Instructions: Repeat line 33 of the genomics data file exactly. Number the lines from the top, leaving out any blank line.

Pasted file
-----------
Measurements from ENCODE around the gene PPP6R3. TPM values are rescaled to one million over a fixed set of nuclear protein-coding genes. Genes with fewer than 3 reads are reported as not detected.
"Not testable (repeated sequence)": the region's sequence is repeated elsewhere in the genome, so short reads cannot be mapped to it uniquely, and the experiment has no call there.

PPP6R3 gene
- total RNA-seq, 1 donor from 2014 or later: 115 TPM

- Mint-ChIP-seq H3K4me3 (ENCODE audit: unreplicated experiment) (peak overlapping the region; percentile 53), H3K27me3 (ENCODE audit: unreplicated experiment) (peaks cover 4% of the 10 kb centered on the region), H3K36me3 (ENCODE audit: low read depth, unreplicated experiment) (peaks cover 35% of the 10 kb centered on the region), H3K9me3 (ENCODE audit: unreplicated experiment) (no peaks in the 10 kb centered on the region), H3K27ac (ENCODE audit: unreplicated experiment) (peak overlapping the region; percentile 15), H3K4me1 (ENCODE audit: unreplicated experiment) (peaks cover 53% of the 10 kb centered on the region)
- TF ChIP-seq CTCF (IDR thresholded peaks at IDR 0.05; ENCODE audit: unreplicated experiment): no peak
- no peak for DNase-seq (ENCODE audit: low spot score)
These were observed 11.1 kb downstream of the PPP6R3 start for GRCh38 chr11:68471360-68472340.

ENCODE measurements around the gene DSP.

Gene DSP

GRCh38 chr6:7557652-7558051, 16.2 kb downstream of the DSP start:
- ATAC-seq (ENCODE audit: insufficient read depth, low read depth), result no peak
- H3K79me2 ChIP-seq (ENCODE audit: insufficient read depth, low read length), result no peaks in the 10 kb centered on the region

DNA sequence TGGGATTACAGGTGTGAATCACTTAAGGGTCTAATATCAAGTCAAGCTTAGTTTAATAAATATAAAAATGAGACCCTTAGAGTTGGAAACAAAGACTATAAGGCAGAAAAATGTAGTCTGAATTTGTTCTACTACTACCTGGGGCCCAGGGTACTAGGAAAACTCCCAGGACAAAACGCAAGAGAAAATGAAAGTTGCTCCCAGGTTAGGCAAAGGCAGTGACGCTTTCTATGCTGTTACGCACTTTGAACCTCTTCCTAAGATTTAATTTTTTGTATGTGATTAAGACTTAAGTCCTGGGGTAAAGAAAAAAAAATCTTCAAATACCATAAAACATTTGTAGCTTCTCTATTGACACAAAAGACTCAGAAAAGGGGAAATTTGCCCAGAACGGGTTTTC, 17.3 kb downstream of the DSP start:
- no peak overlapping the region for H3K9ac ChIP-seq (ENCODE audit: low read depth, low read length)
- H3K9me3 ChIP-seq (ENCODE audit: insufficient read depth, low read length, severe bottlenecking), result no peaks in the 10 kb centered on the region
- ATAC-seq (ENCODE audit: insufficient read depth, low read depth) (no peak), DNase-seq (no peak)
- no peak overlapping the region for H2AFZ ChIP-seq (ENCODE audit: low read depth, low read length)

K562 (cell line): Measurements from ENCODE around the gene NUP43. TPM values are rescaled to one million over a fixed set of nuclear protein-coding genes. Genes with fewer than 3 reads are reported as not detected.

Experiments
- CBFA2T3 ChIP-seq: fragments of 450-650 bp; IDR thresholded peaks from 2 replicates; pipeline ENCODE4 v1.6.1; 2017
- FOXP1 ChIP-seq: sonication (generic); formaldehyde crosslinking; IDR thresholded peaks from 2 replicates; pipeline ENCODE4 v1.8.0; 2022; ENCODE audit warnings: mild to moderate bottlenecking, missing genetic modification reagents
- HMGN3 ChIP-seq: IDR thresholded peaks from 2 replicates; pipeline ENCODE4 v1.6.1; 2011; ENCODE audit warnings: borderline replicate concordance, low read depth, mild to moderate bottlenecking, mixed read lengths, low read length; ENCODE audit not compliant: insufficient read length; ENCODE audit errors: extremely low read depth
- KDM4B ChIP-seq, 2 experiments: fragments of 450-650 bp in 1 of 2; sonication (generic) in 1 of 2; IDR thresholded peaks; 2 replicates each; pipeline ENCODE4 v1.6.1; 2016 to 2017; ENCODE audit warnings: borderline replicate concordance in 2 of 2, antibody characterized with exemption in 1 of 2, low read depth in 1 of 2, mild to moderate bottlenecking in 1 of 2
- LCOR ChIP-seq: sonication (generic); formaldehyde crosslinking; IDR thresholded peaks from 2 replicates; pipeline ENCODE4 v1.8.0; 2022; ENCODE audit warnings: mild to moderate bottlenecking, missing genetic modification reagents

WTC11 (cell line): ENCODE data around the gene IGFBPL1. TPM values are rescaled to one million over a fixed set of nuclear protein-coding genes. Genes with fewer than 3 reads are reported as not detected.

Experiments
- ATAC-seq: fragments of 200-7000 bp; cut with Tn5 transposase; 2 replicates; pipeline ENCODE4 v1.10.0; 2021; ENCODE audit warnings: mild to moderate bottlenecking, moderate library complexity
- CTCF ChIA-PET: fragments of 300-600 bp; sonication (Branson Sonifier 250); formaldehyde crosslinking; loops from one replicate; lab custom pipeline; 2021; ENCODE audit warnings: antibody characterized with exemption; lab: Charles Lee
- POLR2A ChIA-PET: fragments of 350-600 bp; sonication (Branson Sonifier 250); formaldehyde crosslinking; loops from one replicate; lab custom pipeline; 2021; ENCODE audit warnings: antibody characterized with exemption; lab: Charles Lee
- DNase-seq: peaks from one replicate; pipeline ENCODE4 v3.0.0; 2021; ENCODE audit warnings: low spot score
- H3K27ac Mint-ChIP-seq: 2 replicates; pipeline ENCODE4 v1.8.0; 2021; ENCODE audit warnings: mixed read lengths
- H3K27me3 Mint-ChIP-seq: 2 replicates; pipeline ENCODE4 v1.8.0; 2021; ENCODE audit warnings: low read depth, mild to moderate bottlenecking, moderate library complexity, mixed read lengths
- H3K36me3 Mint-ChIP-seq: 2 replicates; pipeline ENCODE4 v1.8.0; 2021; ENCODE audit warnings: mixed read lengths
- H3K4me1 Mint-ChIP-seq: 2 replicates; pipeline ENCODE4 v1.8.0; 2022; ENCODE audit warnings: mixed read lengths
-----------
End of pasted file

- H3K27me3 Mint-ChIP-seq: 2 replicates; pipeline ENCODE4 v1.8.0; 2021; ENCODE audit warnings: low read depth, mild to moderate bottlenecking, moderate library complexity, mixed read lengths